|Synopsis||In this box set, the works of Gary Graver are given a spotlight and explained in detail.|
|Length||360+ minutes of content|
|Release Date||February 2021|
|Distribution||Golden Ninja Video|
|Directing||Various – Collection of works|
|Writing||Presented by Will Sloan and Justin Decloux|
|Composition||Various – Collection of works|
|Starring||Various – Collection of works|
Gary Graver isn’t a name most people remember. He was a no-name filmmaker in the 1970s working on B-Movies, shooting various films and directing a handful of projects.
He’s mostly known though as the creative partner for Orson Welles from 1970-1985. His work as a cinematographer on most of Welles’ late-career films is legendary in cinephile circles.
Now with this new box set from Golden Ninja Video, a handful of his most obscure films are being released to the public for the first time (for better or worse)!
Violence/Scary Images: Some unsettling horror imagery and some violence depicted in the documentary.
Language/Crude Humor: Frequent and severe language throughout including f***, c*** and s***.
Drug/Alcohol References: Some references of drinking and drugs. Several scenes of casual drinking depicted.
Sexual Content: Frequent nudity and some overtly pornographic sexual content, especially in one film where gratuitous and graphic sex is depicted frequently.
Spiritual Content: None.
Other Negative Content: Themes of alienation, failure and incompetence.
Positive Content: There are some redeeming factors in the package as well as a deep love of filmmaking and storytelling.
Gary Graver is an interesting filmmaker in so far as his legacy is entirely tied to the legacy of Orson Welles. He worked for the exiled legend for over a decade as his cinematographer on films like The Other Side of the Wind, F for Fake, Filming Othello and the pilot for The Orson Welles Show.
As Josh Karp writes in his excellent book Orson Welles’s Last Movie, he called Orson Welles one day on a whim while he was staying at the Beverly Hills Hotel in July of 1970. Welles took it as a positive sign and called him back to hire him.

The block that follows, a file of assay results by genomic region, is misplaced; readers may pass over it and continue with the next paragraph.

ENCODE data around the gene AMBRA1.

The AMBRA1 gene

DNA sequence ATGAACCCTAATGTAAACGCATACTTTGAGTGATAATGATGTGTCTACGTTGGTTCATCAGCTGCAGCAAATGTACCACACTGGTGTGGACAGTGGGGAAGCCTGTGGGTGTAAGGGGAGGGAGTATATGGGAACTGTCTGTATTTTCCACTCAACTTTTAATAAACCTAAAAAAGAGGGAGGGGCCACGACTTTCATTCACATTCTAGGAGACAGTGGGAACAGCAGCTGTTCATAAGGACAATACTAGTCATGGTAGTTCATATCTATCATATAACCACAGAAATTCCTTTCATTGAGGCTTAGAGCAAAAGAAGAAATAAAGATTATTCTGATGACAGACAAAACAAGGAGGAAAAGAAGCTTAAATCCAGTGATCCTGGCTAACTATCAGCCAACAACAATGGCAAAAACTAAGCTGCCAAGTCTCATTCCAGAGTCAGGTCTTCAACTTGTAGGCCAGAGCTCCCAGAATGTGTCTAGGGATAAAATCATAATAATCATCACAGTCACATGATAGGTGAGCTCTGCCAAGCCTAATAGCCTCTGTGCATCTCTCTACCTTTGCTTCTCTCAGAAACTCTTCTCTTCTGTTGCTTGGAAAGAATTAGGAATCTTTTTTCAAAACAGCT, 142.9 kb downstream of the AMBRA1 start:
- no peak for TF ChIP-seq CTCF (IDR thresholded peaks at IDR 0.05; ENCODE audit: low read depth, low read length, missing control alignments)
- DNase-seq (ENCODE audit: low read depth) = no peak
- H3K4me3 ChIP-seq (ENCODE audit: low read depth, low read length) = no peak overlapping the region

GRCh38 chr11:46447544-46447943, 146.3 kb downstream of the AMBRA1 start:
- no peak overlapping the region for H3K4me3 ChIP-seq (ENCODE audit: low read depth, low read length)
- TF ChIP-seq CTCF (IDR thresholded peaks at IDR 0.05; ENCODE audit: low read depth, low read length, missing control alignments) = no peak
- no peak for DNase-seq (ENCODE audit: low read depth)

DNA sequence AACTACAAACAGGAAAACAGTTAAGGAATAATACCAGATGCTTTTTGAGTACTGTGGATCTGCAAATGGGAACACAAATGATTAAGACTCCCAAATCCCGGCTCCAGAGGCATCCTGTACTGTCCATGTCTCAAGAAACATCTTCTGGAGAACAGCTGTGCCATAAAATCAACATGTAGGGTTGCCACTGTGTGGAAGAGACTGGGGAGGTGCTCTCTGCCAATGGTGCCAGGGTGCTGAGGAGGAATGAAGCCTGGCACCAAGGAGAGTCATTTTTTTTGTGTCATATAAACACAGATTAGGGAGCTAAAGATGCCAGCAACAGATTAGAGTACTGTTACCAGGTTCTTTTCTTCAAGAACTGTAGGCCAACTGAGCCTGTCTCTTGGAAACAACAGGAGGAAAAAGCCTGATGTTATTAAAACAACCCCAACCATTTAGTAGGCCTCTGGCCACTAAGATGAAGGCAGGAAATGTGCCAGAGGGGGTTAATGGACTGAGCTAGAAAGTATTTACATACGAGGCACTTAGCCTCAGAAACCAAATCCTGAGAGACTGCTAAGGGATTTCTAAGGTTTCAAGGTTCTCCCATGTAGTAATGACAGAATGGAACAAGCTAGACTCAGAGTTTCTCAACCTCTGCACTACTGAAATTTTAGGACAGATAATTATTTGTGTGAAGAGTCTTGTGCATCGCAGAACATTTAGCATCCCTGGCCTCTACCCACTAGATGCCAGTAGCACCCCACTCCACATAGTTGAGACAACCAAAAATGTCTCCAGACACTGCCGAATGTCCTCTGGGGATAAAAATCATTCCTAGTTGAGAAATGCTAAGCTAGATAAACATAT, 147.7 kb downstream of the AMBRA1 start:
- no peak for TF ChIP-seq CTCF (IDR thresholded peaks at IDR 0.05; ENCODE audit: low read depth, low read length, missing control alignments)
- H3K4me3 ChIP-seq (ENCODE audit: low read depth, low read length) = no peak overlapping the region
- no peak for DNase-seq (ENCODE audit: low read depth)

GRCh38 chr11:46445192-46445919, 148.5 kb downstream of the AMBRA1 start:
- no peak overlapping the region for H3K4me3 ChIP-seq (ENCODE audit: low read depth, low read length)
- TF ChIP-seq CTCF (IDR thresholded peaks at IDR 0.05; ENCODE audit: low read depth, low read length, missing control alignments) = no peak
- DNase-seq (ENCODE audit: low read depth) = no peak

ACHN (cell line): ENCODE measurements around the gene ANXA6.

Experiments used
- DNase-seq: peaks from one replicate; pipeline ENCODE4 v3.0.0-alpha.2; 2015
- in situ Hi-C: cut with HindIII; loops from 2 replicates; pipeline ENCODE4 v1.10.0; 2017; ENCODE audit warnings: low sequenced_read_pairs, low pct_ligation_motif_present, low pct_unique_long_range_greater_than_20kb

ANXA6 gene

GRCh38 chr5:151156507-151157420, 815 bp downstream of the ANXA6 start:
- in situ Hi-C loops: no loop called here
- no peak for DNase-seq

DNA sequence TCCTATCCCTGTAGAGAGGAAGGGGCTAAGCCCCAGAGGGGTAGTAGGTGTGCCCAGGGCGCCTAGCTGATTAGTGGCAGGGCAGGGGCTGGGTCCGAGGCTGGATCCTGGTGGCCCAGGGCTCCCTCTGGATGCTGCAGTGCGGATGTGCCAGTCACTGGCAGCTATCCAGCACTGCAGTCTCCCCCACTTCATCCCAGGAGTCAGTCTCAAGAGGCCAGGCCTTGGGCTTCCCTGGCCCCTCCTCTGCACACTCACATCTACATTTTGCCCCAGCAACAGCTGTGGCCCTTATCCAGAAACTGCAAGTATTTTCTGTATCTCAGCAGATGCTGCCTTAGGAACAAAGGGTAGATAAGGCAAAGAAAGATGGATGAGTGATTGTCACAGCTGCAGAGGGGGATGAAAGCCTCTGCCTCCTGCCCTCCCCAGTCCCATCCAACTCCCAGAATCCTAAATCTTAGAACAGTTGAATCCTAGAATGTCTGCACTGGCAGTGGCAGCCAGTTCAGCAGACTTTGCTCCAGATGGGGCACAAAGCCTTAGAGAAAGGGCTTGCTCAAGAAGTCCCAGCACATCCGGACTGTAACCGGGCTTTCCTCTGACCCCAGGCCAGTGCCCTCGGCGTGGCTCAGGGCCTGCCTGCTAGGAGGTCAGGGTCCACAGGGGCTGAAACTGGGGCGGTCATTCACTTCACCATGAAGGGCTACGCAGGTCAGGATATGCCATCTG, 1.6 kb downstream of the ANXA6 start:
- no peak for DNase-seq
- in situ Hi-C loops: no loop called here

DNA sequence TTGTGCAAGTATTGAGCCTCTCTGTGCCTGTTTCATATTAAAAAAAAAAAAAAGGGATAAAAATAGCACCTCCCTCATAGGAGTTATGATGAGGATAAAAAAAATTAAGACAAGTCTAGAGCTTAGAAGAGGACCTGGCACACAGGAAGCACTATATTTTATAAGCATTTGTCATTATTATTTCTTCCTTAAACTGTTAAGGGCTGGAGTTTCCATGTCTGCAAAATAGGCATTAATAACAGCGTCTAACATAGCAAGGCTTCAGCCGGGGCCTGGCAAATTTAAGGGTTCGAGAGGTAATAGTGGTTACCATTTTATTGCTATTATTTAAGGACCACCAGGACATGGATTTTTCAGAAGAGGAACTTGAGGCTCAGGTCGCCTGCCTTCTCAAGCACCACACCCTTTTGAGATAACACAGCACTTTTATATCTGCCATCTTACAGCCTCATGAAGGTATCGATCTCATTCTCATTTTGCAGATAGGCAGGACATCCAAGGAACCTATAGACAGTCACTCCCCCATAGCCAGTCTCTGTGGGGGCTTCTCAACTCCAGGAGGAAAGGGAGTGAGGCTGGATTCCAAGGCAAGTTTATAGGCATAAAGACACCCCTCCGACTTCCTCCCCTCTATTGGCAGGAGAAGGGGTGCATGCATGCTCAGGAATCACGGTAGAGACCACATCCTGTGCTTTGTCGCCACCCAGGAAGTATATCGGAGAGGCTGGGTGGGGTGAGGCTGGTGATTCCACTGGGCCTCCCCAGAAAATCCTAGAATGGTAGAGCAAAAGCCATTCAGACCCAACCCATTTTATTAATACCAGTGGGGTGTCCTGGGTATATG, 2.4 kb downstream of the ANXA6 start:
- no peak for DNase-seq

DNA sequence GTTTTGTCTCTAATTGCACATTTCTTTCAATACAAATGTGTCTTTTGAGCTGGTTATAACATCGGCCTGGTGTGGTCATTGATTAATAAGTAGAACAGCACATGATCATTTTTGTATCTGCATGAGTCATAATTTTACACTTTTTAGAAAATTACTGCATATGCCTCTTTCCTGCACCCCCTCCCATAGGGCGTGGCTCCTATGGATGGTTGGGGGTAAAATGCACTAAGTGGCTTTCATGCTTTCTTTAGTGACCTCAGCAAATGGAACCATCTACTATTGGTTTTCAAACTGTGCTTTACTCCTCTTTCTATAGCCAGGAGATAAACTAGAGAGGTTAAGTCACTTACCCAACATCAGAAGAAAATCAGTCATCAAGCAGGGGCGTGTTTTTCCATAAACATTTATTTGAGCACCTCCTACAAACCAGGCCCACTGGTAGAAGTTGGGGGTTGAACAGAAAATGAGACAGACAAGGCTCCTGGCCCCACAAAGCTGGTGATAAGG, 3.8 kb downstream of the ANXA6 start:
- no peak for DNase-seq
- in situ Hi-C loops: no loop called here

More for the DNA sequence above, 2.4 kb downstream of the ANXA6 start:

“As the Gravers arrived home, Gary heard the phone ringing, ran inside, and picked up the receiver. It was Orson, who said, “Get over to the Beverly Hills Hotel immediately! I’ve got to talk to you right away! Inviting him in, Welles offered Graver coffee and they chatted for a bit. Then Orson cut to the chase. “You are the second cameraman to ever call me up and say you wanted to work with me. First, there was Gregg Toland, who shot Citizen Kane. So it seems like pretty good luck.” (Page 40)
While he did have the opportunity to work alongside some major filmmakers like Ron Howard, John Cassavetes, Roger Cormen, Al Adamson, Ed Wood and even Steven Spielberg, his most notable accomplishment in Hollywood was that he directed 135 softcore “adult films” under the pseudonym Robert McCallum. The only one of these films he did keep his real name on was 3am because Orson Welles helped him edit it so he could get back to work on one of his projects. He took a lot of pride in working with Orson.
Gary Graver doesn’t have the best reputation in the film industry, if only because his original work was cheap, disposable and disreputable. Still, he is a vital aspect of the history of one of cinema’s greatest voices.
It was for that reason that a small Canadian distributor decided to release a limited edition Blu-ray that collected some of his notable films into one place for the first time. Gold Ninja Video only produced 500 copies of the collection called The Other Side of Gary Graver and released them in February. The story was initially distributed by Wellesnet who helped earn the release some attention among die-hard Orson Welles fans.
A Gary Graver Movie (2004)
The first of the films I watched was one I thought might serve as an interesting primer for the rest of Graver’s work. As it turns out, the film was mostly a novelty. A Gary Graver Movie is his autobiographical documentary about his work and career and it’s entirely comprised of individual scenes from a handful of his B-movies like The Attic, The Boys and Trick or Treat.